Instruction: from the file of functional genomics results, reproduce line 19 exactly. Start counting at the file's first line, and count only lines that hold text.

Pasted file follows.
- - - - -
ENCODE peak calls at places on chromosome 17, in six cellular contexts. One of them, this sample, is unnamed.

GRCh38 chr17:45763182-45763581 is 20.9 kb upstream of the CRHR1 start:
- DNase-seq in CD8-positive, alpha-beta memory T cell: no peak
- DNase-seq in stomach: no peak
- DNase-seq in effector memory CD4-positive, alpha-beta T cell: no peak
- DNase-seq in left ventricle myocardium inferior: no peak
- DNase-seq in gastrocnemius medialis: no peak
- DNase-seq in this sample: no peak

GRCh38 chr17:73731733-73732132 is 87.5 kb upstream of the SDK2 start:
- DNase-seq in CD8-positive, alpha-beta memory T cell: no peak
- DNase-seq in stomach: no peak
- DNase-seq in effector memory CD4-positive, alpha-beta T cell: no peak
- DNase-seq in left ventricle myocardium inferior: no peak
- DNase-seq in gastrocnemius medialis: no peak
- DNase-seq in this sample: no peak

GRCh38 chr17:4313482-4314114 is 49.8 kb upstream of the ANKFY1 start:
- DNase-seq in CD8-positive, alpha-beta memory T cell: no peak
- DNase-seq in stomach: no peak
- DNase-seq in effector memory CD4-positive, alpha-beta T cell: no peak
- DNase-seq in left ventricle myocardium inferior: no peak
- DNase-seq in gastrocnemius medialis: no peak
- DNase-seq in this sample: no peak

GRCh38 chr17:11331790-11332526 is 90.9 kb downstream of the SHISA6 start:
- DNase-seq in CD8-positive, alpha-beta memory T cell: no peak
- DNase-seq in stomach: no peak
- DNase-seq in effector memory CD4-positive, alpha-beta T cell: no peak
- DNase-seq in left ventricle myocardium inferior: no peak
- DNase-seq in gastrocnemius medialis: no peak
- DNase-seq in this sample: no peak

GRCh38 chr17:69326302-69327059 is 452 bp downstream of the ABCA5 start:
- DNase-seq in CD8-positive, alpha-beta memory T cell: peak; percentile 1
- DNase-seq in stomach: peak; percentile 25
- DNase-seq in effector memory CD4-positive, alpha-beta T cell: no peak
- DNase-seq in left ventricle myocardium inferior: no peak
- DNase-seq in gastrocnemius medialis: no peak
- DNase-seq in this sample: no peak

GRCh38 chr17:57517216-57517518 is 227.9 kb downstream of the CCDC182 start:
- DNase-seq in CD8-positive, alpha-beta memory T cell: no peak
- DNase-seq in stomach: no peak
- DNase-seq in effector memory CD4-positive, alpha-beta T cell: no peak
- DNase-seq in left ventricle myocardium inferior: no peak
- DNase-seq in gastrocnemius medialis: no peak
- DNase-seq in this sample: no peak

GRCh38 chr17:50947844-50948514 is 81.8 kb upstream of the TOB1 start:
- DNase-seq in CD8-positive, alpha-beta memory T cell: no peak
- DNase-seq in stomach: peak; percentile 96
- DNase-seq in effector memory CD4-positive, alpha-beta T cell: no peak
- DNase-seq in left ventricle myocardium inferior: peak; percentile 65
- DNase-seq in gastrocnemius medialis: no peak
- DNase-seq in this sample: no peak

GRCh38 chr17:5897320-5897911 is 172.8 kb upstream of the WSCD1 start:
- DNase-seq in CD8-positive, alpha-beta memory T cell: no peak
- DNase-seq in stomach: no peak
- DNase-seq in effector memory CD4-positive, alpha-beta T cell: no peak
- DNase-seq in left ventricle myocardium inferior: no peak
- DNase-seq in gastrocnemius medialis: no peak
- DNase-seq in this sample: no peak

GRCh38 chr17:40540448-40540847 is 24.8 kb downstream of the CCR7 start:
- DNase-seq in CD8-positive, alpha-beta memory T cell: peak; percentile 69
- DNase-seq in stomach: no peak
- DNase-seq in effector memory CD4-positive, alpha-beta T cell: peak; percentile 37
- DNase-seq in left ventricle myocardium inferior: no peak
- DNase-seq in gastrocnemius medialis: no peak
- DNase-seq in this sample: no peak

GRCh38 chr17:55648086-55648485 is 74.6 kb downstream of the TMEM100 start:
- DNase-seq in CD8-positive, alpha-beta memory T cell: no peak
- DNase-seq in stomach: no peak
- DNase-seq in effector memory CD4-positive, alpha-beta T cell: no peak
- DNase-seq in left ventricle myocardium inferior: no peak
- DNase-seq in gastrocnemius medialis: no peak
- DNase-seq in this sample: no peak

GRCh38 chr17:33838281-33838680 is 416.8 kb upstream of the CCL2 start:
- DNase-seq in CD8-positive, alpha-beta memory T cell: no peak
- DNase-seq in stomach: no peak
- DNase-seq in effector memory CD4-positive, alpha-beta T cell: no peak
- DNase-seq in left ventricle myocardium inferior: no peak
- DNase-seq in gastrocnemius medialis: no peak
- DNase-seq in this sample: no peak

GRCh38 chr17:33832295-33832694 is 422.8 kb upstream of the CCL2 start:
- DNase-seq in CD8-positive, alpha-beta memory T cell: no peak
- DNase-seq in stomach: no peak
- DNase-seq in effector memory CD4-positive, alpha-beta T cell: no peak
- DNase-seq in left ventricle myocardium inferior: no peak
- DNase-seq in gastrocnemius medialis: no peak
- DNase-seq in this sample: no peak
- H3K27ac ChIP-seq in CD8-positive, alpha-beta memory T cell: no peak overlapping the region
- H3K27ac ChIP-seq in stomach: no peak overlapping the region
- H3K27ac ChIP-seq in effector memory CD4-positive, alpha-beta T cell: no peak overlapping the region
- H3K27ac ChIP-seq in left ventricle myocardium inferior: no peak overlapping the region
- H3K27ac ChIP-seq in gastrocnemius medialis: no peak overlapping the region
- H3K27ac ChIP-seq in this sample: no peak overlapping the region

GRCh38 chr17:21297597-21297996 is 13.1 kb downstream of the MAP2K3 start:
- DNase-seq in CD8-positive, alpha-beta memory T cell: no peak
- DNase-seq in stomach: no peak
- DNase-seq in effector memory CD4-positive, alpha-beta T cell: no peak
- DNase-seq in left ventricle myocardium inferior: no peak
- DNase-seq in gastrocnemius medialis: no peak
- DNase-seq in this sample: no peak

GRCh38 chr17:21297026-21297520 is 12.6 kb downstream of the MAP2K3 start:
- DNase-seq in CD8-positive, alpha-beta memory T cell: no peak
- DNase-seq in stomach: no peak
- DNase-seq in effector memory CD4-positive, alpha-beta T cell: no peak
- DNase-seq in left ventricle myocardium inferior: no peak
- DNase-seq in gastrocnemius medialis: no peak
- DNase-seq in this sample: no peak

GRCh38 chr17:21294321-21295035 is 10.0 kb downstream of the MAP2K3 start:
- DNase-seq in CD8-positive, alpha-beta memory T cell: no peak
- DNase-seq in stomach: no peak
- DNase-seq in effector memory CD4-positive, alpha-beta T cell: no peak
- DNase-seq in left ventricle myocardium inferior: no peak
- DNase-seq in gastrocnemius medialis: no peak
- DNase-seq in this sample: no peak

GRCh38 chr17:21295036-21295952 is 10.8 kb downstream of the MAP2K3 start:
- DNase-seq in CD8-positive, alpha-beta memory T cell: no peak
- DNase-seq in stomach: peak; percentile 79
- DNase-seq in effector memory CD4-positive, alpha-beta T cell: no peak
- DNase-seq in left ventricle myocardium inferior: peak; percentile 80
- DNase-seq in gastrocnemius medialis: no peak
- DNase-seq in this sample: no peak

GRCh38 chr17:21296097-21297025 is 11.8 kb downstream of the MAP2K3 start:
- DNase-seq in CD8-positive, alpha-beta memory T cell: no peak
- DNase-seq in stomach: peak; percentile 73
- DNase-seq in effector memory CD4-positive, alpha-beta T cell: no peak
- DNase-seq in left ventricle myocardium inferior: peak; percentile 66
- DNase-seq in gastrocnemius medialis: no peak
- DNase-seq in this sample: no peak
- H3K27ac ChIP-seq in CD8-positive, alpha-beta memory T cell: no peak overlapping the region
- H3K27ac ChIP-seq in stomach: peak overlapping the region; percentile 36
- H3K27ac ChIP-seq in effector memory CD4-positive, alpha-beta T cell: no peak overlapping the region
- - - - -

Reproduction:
- DNase-seq in effector memory CD4-positive, alpha-beta T cell: no peak